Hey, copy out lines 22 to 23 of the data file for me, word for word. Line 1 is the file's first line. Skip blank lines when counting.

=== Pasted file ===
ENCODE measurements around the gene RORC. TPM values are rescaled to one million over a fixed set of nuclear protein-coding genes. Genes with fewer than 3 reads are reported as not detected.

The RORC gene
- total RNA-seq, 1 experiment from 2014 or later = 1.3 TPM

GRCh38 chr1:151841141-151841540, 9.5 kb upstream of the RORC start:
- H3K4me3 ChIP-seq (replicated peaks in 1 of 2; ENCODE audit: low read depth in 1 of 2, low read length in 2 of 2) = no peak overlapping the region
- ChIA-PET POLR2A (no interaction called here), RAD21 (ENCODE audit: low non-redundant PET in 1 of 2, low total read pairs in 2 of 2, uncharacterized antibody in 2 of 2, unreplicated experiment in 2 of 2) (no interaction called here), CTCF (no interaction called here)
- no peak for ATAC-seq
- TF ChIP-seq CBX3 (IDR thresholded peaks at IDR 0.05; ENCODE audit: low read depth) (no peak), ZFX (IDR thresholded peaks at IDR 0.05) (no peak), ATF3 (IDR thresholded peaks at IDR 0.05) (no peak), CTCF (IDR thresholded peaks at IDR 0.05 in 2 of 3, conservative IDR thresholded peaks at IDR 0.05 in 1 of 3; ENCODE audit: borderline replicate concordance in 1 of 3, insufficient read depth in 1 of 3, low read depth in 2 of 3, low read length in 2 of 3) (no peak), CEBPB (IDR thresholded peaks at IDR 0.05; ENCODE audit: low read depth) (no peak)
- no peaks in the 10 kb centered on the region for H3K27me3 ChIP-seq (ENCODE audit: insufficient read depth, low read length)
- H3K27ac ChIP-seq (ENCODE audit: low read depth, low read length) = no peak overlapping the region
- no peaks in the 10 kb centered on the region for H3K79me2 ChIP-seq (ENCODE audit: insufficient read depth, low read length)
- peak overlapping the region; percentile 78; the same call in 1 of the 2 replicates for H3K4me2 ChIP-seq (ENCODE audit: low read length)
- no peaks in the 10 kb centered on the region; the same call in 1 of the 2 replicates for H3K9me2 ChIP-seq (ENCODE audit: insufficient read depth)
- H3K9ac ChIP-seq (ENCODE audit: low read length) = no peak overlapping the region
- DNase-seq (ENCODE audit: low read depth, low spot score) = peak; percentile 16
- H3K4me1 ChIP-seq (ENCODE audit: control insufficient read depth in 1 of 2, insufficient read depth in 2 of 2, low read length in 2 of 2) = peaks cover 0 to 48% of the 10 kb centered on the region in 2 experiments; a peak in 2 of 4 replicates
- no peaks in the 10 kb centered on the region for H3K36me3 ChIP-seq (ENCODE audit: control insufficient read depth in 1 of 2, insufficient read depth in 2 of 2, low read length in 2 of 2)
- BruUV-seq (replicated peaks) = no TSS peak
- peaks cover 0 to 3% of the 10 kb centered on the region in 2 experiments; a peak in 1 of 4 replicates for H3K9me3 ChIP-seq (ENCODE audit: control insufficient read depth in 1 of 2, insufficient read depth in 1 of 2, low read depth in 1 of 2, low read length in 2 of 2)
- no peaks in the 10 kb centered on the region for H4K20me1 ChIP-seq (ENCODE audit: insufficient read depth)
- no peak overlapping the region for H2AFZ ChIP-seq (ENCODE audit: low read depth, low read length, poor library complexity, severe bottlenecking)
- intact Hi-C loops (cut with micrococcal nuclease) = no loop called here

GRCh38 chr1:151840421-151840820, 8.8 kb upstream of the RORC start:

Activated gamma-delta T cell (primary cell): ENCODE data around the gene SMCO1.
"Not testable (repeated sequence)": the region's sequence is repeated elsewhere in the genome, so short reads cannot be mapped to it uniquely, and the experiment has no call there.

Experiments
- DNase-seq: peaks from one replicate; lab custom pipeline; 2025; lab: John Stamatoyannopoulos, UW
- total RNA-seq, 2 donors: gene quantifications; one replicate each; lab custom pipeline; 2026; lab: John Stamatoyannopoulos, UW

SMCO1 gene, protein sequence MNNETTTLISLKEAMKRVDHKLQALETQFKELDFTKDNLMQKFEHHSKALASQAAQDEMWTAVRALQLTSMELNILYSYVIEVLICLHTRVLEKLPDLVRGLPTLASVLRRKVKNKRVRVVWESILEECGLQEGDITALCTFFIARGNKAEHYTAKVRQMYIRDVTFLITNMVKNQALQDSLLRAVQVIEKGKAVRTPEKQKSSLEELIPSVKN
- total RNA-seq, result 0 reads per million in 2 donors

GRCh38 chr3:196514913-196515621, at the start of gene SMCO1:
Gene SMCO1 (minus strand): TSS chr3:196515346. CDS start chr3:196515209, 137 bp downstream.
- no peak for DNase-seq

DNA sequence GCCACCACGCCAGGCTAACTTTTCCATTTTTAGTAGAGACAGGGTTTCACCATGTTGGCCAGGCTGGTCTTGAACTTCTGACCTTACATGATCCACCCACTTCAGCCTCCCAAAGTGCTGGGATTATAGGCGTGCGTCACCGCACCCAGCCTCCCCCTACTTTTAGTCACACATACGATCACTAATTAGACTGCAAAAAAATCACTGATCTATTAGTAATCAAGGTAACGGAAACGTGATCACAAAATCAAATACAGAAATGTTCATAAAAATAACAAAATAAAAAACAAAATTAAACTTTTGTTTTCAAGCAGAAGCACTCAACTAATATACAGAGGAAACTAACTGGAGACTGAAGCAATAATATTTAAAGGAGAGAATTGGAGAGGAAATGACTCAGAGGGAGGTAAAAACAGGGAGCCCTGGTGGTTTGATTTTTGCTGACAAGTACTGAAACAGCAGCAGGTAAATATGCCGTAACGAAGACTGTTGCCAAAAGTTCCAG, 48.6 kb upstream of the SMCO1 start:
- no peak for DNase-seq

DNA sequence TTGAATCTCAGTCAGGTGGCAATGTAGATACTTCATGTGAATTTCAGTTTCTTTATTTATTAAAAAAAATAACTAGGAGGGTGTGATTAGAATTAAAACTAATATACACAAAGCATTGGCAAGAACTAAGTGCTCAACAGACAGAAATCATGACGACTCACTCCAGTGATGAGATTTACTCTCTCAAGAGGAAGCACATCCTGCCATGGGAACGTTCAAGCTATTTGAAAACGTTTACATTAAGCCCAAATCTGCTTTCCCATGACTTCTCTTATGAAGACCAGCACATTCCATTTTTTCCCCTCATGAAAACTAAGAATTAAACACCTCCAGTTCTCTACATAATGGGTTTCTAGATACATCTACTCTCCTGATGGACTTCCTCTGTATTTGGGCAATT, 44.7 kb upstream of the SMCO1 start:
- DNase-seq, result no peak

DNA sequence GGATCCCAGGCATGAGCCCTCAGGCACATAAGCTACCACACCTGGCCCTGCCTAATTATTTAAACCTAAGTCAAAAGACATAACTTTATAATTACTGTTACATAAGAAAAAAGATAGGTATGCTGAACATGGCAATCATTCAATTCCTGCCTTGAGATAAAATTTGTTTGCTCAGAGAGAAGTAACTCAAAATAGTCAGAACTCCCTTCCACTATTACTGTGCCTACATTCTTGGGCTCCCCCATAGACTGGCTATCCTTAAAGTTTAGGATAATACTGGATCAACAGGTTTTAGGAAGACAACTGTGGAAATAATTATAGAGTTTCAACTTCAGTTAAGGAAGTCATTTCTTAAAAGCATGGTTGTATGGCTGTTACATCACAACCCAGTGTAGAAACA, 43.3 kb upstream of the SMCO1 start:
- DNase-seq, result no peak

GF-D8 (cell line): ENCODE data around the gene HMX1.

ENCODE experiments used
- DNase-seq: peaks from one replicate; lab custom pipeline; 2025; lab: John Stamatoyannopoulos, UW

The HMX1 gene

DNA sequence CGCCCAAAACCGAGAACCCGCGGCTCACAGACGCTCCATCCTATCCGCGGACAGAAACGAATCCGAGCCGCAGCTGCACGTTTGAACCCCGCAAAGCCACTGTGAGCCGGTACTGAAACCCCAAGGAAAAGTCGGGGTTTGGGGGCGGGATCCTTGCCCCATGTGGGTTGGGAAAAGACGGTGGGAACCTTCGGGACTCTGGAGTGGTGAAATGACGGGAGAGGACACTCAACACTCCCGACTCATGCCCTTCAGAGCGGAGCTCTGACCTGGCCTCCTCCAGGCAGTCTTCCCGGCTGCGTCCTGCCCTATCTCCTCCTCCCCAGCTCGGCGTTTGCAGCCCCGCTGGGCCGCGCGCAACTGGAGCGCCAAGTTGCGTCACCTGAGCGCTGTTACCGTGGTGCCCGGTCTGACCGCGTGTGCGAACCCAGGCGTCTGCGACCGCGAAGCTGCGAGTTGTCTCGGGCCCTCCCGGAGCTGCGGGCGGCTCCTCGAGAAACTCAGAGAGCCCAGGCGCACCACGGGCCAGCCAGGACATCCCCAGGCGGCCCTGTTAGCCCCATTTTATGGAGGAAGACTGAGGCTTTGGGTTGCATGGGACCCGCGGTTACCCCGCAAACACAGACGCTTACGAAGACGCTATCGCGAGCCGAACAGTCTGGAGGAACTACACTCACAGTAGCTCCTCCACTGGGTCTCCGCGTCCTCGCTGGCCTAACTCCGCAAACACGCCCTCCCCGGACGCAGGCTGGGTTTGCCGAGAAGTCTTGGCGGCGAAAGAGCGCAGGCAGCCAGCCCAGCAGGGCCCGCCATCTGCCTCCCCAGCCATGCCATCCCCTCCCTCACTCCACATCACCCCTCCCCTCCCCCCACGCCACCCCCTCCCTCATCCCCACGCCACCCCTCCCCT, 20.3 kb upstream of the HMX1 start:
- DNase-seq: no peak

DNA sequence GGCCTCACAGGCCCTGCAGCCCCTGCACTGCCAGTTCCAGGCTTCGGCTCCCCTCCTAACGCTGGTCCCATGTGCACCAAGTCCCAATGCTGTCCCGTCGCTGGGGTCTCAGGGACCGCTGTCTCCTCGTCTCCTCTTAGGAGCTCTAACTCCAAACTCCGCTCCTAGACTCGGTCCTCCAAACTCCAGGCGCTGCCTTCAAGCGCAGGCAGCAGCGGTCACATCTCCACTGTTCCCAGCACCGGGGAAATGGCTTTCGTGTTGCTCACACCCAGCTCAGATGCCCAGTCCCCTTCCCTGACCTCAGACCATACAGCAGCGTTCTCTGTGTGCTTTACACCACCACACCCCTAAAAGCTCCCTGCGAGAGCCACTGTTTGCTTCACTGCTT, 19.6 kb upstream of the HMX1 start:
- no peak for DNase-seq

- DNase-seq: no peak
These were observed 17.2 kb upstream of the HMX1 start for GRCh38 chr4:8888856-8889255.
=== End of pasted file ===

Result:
- intact Hi-C loops (cut with micrococcal nuclease) = no loop called here

GRCh38 chr1:151840421-151840820, 8.8 kb upstream of the RORC start: